First of all I declare myself a crazy lover of the d12 die. I would like to know, if there will be a substantial difference if I change the bell curved 2d6 roll for a linear 1d12 roll. I did a little probabilistic testing on my own, by hand and using Anydice, and plan to change the fixed TNs and modifiers like this (percentages are with an unmodified roll):

  • 10+ (16.6%) -> 11+ (16.6%)

  • 7-9 (41.6%) -> 7-10 (33.3%)

  • +1, +2, +3 -> +1, +3 +5; respectively, but also intermediate +2 and +4 will be present.

I'm also aware that I'll be adding more randomness to the results. But since I'm no mathematician myself, I'm worried there'll be something I'm not considering. So my question is, are other mechanical aspects of the system going to be substantially changed?


3 Answers 3


Since you already know and are fine with minor adjustments to probabilities I'll ignore those - but there are three bigger issues that need addressing:

What about 12+?

This is probably the biggest problem. Many moves in Dungeon World grant the character an extra bonus for a roll of 12 or above. With 2d6, the probability is 1/36, 3/36, 6/36 or 10/36 for a bonus of +0, +1, +2 and +3 respectively (and impossible with a negative roll modifier). Rolling the maximum result of a d12 is significantly more probable than rolling the maximum result of 2d6 - you may need to get creative to keep the "critical hit" both possible at +0 and still reasonably unlikely to happen.

What about d8?

Some class moves (at least the Barbarian's Herculean Appetites) allow the player to roll a d6 and d8 instead of 2d6. In the Barbarian's case it is not just a question of a different distribution either, because the relative value of the dice matter - there is a complication if the d6's result is the greater of the two.

What about roll bonuses greater than +3?

Best to have these planned out in advance, before someone with a +3 attribute modifier gets +1 ongoing! You can use AnyDice to find appropriate values for greater bonuses so they match your desired level of randomness.

  • \$\begingroup\$ About the 12+: whenever you roll a 12 in a d12 you roll another d12. In a 9+ you the benefits of the crit, otherwise is treated like a 11+ (anydice.com/program/aa0a both have 2.78%). About the d8: a d6+d8 and d12+d2 both have a 25% of a partial success, but the later gives a 2% less chances to get a total success on a 11+. It will make the move too weak? \$\endgroup\$
    – Eldhrimer
    Feb 5, 2017 at 16:20
  • \$\begingroup\$ @Eldhrimer Which of the 12+ rolls get modifiers? Or do both? For the latter question, you'll need to figure a way to include the "backfire" of Herculean appetite. \$\endgroup\$
    – kviiri
    Feb 5, 2017 at 16:44
  • \$\begingroup\$ Okay, I toyed with anydice trying to get a correlation. Please advice me if this is wheter too complicated or not. anydice.com/program/aa34 The modifiers are substracted from the trigger number for the reroll or explode. Then, the second die is subject to a TN of 9+. Example: You roll+WIS. Your wisdom modifier is a +2. So you take 2 from the base trigger number (12-2=10). If you roll 10+ on your first d12, then you roll again, against 9+. If you succed, with a chance of 10,42%, you take the advantage provided originally for a 12+. \$\endgroup\$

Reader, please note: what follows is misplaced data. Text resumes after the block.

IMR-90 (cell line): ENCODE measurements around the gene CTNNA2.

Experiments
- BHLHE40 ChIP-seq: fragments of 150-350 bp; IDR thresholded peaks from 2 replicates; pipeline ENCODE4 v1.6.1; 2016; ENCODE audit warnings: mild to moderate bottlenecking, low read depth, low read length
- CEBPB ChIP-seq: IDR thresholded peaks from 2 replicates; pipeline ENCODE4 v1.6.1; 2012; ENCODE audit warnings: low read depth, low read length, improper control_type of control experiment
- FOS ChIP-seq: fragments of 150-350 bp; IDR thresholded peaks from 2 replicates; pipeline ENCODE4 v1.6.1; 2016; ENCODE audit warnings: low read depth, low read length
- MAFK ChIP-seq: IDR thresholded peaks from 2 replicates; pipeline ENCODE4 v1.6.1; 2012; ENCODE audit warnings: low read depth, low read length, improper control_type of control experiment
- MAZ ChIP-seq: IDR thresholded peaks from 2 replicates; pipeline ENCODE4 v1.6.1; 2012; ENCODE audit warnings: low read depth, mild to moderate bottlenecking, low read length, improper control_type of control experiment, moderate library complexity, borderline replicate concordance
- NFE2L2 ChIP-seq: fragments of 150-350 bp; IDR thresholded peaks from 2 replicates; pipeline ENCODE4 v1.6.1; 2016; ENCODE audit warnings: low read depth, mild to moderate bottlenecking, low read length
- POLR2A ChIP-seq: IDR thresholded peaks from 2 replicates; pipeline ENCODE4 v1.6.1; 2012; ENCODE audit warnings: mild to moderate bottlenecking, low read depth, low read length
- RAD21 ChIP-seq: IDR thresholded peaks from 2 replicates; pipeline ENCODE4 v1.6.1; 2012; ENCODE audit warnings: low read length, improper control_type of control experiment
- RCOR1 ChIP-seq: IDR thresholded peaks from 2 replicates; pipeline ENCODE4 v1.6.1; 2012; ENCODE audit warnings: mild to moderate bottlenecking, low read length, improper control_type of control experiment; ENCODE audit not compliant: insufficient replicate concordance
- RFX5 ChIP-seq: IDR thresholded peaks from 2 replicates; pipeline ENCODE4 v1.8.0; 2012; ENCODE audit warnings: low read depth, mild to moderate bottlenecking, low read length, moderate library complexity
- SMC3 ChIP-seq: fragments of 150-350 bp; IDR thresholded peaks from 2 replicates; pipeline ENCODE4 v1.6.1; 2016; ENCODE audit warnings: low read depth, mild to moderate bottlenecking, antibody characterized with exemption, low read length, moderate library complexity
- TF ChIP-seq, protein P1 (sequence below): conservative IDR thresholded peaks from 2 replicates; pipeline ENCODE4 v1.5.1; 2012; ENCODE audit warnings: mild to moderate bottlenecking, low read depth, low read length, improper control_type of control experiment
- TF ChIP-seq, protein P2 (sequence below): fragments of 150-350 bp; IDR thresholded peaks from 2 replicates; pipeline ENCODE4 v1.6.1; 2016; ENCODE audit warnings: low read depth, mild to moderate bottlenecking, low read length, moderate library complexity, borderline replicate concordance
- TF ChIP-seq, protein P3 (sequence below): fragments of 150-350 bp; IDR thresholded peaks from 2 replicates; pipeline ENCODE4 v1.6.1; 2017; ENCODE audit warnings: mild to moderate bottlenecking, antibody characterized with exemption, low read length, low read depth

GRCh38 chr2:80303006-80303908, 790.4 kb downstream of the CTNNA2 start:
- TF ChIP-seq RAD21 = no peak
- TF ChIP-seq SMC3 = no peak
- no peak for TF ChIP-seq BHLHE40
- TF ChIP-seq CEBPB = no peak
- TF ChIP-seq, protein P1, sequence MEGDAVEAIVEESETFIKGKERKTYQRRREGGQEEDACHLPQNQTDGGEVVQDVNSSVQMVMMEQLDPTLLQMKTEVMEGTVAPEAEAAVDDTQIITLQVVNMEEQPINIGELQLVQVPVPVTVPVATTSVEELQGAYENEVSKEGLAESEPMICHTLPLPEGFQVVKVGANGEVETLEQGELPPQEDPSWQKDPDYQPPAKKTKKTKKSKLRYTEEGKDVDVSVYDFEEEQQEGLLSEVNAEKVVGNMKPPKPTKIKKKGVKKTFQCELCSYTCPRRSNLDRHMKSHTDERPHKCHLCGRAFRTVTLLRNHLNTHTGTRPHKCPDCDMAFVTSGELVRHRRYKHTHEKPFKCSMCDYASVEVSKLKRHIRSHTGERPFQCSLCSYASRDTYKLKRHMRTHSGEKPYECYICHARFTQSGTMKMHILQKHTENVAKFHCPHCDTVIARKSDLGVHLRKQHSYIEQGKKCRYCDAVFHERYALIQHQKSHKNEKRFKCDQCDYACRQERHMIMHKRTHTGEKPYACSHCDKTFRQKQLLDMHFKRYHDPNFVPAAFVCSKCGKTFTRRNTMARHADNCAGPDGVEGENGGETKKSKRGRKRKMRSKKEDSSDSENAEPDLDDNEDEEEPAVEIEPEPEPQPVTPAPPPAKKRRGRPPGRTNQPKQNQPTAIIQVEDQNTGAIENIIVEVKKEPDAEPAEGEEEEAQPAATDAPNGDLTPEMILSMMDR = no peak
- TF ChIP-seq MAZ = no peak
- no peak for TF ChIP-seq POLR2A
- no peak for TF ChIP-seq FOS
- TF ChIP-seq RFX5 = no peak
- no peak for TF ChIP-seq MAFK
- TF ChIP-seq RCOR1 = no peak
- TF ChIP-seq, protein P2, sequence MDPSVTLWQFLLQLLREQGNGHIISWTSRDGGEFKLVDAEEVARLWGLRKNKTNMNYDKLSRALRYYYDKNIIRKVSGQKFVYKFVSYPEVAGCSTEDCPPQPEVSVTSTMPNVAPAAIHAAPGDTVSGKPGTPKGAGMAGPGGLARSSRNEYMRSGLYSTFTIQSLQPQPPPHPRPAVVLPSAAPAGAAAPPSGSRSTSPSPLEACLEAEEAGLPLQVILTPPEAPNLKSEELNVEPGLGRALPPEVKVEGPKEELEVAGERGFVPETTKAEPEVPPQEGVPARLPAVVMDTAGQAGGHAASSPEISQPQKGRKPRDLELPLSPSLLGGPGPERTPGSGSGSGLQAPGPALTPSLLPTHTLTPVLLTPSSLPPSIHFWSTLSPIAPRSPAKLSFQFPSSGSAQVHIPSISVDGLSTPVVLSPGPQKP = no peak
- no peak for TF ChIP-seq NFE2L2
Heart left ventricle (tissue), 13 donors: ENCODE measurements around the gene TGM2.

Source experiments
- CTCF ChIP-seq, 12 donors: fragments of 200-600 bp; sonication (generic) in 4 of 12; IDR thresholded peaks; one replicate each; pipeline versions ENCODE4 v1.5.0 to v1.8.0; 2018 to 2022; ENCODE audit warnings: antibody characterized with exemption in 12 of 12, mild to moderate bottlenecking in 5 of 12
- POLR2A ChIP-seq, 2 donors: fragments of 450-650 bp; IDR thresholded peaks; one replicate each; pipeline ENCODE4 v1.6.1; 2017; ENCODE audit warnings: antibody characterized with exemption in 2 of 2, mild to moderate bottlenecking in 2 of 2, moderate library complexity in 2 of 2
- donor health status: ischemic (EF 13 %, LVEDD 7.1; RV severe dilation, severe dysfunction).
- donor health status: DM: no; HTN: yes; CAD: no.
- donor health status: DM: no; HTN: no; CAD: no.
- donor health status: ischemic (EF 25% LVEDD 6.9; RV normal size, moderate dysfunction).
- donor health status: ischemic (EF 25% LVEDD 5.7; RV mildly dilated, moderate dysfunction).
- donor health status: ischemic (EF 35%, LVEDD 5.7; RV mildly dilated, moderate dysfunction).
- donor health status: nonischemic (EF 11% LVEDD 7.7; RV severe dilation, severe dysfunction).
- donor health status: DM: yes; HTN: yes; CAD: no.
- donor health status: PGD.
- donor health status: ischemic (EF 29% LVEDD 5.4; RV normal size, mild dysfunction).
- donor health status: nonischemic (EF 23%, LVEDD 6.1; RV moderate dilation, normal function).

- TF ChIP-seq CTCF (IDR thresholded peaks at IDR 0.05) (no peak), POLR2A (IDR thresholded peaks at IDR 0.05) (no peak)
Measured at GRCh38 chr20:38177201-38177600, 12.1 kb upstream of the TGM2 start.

– Eldhrimer
    Feb 6, 2017 at 4:26
  • \$\begingroup\$ I have not seen other moves such as Herculean Appetites. So I think I should just leave it unchanged. You make that move, instead of a d12 you roll d6+d8. \$\endgroup\$
    – Eldhrimer
    Feb 6, 2017 at 4:29

If it's really about the dice, get a pair of these and play as written?

http://doublesix-dice.myshopify.com/ - d12s marked 1-6 twice.

That way you get the die you prefer, with no unforeseen changes to the game.

If you can't purchase doublesix dice (or their sister dice, triplefours), you can get the same thing with every gamer's favorite tool...arithmetic division! Just roll 2d12 and divide the sum by two, rounding the n.5 values up to the next integer.

You get to use the dice you like (which I understand, they roll nicely) without changing the game or making an expensive outlay.

  • \$\begingroup\$ Though I like the idea, in the place I live is expensive and hard to find normal polyhedral dice. And shipping is currently largely unavailable. \$\endgroup\$
    – Eldhrimer
    Feb 5, 2017 at 15:37

With the adjusted numbers you have, life will be significantly harder for characters. Dungeon World 7-9 (Success with complications) is 41.6% of outcomes, which you're mapping to d12 7-10, 33.3% of outcomes. You've increased the proportion of failures by one-twelfth, which would be noticeable in play.

Fortunately, this is easy to fix. Map DW 7-9 (41.6%) to d12 6-10 (41.6%). That matches DW probabilities.

  • \$\begingroup\$ The problem with that is that when you get to the +5 attribute modifier, everything will be at least a partial success. There will be no chance for that player to fail those moves. \$\endgroup\$
    – Eldhrimer
    Feb 5, 2017 at 15:35
  • 2
    \$\begingroup\$ So don't have attribute modifiers that big? \$\endgroup\$ Feb 5, 2017 at 16:10
  • \$\begingroup\$ The thing is, it's going to be harder at the low levels, but also they will improve more quickly, by failing more and marking more XP. At 1d12+5, they have the same chances as 2d6+3 for all the TNs. \$\endgroup\$
    – Eldhrimer
    Feb 5, 2017 at 16:27
  • 5
    \$\begingroup\$ Best of luck with that. \$\endgroup\$ Feb 5, 2017 at 16:39

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